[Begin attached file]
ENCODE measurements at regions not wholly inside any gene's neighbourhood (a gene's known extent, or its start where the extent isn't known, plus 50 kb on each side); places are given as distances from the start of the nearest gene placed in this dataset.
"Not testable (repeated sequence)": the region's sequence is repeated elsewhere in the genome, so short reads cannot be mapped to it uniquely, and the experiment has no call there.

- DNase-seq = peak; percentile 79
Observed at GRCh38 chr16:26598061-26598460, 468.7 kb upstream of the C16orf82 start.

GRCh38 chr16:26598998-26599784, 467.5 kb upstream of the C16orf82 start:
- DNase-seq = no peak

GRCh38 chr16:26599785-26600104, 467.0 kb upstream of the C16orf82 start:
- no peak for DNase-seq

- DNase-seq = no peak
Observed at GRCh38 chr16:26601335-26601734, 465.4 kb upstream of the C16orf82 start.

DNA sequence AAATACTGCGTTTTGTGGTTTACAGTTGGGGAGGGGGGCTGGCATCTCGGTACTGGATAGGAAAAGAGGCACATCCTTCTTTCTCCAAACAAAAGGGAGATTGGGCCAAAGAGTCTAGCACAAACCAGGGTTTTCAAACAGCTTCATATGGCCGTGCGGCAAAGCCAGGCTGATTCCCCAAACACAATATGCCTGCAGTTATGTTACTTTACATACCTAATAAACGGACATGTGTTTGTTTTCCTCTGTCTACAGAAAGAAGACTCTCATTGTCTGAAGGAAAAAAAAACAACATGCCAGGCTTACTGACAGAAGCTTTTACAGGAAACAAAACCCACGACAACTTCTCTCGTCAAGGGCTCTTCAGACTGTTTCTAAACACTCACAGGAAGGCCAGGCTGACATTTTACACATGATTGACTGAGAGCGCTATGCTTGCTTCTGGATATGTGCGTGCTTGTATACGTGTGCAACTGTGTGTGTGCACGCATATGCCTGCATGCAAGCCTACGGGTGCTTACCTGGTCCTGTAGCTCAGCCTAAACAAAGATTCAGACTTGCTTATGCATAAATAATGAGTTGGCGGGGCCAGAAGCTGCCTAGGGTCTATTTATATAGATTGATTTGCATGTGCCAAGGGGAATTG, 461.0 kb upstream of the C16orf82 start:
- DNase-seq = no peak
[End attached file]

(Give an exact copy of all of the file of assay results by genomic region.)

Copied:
ENCODE measurements at regions not wholly inside any gene's neighbourhood (a gene's known extent, or its start where the extent isn't known, plus 50 kb on each side); places are given as distances from the start of the nearest gene placed in this dataset.
"Not testable (repeated sequence)": the region's sequence is repeated elsewhere in the genome, so short reads cannot be mapped to it uniquely, and the experiment has no call there.

- DNase-seq = peak; percentile 79
Observed at GRCh38 chr16:26598061-26598460, 468.7 kb upstream of the C16orf82 start.

GRCh38 chr16:26598998-26599784, 467.5 kb upstream of the C16orf82 start:
- DNase-seq = no peak

GRCh38 chr16:26599785-26600104, 467.0 kb upstream of the C16orf82 start:
- no peak for DNase-seq

- DNase-seq = no peak
Observed at GRCh38 chr16:26601335-26601734, 465.4 kb upstream of the C16orf82 start.

DNA sequence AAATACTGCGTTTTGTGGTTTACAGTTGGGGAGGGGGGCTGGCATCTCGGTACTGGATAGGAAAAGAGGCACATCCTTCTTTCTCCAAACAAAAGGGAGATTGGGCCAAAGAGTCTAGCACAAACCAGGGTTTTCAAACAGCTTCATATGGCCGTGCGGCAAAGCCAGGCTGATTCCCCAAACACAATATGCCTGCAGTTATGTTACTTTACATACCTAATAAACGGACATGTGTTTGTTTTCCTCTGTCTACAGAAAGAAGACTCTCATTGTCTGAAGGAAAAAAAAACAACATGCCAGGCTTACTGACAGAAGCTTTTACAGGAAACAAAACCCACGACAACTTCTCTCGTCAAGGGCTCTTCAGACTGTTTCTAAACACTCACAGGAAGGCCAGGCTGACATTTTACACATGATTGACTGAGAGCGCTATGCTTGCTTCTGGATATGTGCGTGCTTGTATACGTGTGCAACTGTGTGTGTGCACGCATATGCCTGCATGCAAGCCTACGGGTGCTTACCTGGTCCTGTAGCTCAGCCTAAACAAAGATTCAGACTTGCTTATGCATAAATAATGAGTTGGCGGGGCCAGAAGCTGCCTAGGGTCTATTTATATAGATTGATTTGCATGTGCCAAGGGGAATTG, 461.0 kb upstream of the C16orf82 start:
- DNase-seq = no peak